Czechs and Balances
Avery Fisher Hall
Hans Krasa: Symphony
Gustav Mahler: Symphony # 7
Charlotte Hellekant (mezzo-soprano)
Vladimir Ashkenazy (conductor)
No orchestra has as long a history with the magnificent "Song of the Night" as the Czech Philharmonic, who premiered it under the composer's baton in 1908. From the time of Mozart, Prague had been to Vienna what New Haven was to Broadway, the place where major works were tried out before their ascendancy onto the world stage. Mahler himself conducted Don Giovanni there with a sense of historical significance, since Mozart had mounted its first performance in this seemingly oldest of Old World capitals. The Symphony # 7 has an odd critical history with even some of the most ardent Mahlerites feeling obliged to apologize for it (Bernstein called it the "ugly stepchild"). Blissfully unaware of this body of opinion, I gravitated to it as a child and have always found it to be the greatest and most complex work of the master (my two sons have had similar experiences). Perhaps it takes the innocence of a child to appreciate this happiest of all of the canvasses of this particular "maler". We critics tend to be a curmudgeonly lot so we may be too old in our thinking to give it its due.
In any event, today's performance by the Czech Philharmonic was a good one. Solid and tight, this homogenous team, all with the same ethnic background, truly do play as a unit (not only are there no "foreigners" in the orchestra, but I counted only three women and two of them were the harpists). They play with technical intensity but I was concerned that there was perhaps a dearth of intellectual or emotional intensity in Maestro Ashkenazy's interpretation. Nowhere did I feel grabbed by the experience, even in the extremely well done Schattenhaft movement with its many precise startings and stoppings and I can only conclude that the conductor was going more for technical perfection than artistic communication. There were some intonational and attack problems, particularly in the brass section, and the lovely serenade that is the fourth movement was surrealistically akimbo since the mandolin player tended to be an entire beat behind, exuding a certain grotesquerie that put me in mind of the street musicians in Visconti's "Death in Venice". Ashkenazy also ignored the grand pause in the opening movement and to my mind this left his sense of the shape of the piece as a whole in question. But it was still a good effort, although not so exciting as to make the crowd stand up and scream at the end (this actually can happen at a great live performance).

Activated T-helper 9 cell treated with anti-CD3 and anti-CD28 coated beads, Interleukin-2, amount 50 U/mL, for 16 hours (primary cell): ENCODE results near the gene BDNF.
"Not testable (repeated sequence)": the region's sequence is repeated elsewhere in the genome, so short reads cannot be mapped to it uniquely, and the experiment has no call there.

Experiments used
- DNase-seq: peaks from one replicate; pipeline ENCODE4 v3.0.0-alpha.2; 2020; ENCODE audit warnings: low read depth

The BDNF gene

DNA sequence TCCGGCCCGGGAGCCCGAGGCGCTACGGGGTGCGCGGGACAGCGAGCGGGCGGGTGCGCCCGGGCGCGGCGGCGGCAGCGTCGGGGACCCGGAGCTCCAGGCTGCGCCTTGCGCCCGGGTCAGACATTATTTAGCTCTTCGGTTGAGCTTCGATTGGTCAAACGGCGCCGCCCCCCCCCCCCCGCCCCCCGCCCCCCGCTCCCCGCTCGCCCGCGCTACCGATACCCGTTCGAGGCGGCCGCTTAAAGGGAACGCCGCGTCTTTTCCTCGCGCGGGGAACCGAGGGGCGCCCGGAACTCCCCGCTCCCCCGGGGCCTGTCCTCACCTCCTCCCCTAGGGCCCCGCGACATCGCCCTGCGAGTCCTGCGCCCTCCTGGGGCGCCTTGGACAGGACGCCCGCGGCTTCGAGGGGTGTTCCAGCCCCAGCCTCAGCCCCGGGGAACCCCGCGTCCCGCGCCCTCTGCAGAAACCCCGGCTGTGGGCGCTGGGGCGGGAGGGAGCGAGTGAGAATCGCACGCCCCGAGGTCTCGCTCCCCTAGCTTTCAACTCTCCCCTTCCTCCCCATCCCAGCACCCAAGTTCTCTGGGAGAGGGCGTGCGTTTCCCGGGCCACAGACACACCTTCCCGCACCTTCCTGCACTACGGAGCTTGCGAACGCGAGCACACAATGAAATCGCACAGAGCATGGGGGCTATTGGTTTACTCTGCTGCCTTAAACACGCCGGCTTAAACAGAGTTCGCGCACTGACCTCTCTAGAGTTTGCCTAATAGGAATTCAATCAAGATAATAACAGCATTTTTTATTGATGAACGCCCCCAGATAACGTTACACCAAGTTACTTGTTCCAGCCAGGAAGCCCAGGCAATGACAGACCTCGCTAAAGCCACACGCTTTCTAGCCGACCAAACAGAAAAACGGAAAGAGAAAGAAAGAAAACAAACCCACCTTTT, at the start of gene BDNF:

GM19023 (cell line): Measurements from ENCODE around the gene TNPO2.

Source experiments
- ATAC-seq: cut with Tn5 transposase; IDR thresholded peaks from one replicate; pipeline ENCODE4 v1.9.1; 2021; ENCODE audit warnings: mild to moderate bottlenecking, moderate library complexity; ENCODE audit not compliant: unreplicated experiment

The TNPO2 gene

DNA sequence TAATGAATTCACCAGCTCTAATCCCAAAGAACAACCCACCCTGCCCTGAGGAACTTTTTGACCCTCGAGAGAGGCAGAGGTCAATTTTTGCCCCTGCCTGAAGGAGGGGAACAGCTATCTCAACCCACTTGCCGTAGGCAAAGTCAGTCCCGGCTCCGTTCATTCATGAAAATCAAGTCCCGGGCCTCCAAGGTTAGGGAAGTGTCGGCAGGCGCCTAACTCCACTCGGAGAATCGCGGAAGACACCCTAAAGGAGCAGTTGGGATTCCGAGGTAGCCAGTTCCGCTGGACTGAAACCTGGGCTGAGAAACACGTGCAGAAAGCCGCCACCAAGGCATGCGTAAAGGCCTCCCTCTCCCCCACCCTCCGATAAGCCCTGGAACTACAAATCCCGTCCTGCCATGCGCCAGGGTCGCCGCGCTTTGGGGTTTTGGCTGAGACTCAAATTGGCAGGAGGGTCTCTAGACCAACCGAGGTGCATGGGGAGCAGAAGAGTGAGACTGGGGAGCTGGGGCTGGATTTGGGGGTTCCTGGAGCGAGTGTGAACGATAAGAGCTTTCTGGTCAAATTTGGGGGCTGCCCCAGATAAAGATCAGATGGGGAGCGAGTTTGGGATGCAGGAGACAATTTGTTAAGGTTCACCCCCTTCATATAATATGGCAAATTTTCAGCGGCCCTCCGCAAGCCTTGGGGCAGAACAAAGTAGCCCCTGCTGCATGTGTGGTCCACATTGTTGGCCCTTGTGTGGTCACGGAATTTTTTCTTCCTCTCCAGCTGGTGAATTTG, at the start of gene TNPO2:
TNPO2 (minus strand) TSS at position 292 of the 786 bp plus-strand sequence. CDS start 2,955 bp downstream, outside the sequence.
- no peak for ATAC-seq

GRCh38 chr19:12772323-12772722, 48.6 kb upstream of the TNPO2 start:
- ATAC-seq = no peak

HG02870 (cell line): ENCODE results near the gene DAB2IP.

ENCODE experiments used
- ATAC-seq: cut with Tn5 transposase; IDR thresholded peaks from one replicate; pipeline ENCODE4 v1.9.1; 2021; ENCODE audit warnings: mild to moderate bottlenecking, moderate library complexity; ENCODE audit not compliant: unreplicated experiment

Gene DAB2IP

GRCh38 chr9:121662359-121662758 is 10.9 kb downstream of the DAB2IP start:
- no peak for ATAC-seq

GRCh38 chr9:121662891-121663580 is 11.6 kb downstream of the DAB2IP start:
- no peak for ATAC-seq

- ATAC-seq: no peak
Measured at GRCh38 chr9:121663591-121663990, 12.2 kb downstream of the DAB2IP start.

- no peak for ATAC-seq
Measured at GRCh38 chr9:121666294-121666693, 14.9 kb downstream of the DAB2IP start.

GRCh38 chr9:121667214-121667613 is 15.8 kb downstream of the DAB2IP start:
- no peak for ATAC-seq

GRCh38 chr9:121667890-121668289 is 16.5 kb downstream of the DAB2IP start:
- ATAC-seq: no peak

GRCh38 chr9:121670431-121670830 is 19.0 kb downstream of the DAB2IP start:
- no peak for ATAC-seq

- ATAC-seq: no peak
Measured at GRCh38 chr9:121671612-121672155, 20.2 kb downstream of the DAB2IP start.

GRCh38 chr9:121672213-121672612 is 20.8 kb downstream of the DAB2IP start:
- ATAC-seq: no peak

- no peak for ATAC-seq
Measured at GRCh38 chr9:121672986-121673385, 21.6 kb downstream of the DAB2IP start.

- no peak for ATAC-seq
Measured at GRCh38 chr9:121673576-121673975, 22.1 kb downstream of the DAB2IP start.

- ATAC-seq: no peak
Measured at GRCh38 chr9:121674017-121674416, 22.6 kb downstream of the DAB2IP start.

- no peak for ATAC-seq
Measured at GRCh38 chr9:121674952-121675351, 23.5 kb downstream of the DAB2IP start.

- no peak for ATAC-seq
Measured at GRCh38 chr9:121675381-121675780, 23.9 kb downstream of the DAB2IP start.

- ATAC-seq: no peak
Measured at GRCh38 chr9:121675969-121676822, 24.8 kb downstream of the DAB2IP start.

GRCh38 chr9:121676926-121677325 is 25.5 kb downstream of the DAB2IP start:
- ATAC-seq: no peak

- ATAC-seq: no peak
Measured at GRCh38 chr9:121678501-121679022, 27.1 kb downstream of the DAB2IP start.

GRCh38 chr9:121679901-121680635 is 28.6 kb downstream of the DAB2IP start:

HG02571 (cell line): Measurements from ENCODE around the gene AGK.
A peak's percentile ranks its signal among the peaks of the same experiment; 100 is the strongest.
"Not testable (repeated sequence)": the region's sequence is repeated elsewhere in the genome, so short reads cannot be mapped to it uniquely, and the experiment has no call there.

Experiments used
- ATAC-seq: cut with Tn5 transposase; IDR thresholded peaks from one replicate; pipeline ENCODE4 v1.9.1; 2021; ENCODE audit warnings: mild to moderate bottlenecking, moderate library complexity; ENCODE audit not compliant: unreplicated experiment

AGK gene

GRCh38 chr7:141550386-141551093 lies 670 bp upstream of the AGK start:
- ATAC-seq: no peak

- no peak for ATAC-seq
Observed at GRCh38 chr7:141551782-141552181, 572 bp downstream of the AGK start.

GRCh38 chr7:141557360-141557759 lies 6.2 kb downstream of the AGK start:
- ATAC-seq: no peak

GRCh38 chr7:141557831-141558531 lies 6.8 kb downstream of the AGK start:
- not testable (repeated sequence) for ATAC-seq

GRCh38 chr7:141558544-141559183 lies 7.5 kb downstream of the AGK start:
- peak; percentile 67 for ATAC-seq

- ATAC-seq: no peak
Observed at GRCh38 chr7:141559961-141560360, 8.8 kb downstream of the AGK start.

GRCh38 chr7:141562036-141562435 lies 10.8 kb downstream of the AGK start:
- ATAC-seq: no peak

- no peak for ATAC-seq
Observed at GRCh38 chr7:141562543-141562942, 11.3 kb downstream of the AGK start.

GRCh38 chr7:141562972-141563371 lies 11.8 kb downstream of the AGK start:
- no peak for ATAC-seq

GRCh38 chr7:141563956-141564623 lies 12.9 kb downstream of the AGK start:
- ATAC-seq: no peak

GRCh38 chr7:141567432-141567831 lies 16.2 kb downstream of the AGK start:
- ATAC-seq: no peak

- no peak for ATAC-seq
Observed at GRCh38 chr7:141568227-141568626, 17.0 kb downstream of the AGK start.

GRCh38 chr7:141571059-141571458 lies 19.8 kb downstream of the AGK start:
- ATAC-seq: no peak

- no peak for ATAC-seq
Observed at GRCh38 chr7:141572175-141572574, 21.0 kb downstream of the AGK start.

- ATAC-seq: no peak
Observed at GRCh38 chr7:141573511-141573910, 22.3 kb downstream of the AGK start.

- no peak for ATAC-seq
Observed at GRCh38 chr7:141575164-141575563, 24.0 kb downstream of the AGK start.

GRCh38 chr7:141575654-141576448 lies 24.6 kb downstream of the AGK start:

One of the darkest associations between Czechoslovakia and classical music is the hideous memory of Terezin, where many great musicians were interred by the Nazi murderers and trotted out for the world press as living in a civilized, artistic ghetto. Most of these accomplished artists were killed at Auschwitz, including the Zemlinsky student Hans Krasa. Most famous for his children's opera Brundibar, Krasa was an eclectic who wrote some delightful pieces and premiered some of them in Paris before the nightmare descended upon him. His Symphony for small orchestra is great fun, running the gamut from impressionism to expressionism in just a few short, lighthearted strokes. It is an embodiment of the insouciance which was Paris in the '20's and Ms. Hellekant imbued her section with just the right Schoenbergian sprechstimme.
Next season Leon Botstein will conduct the 7th under the heading "Remembrances of Things Past". In many ways, this great work of music is an essay on memory and nostalgia and, hopefully, will someday find its proper place in the pantheon of Mahler's symphonies, not as the work of a kappellmeister but rather the ardent spawn of a creative genius.
Frederick L. Kirshnit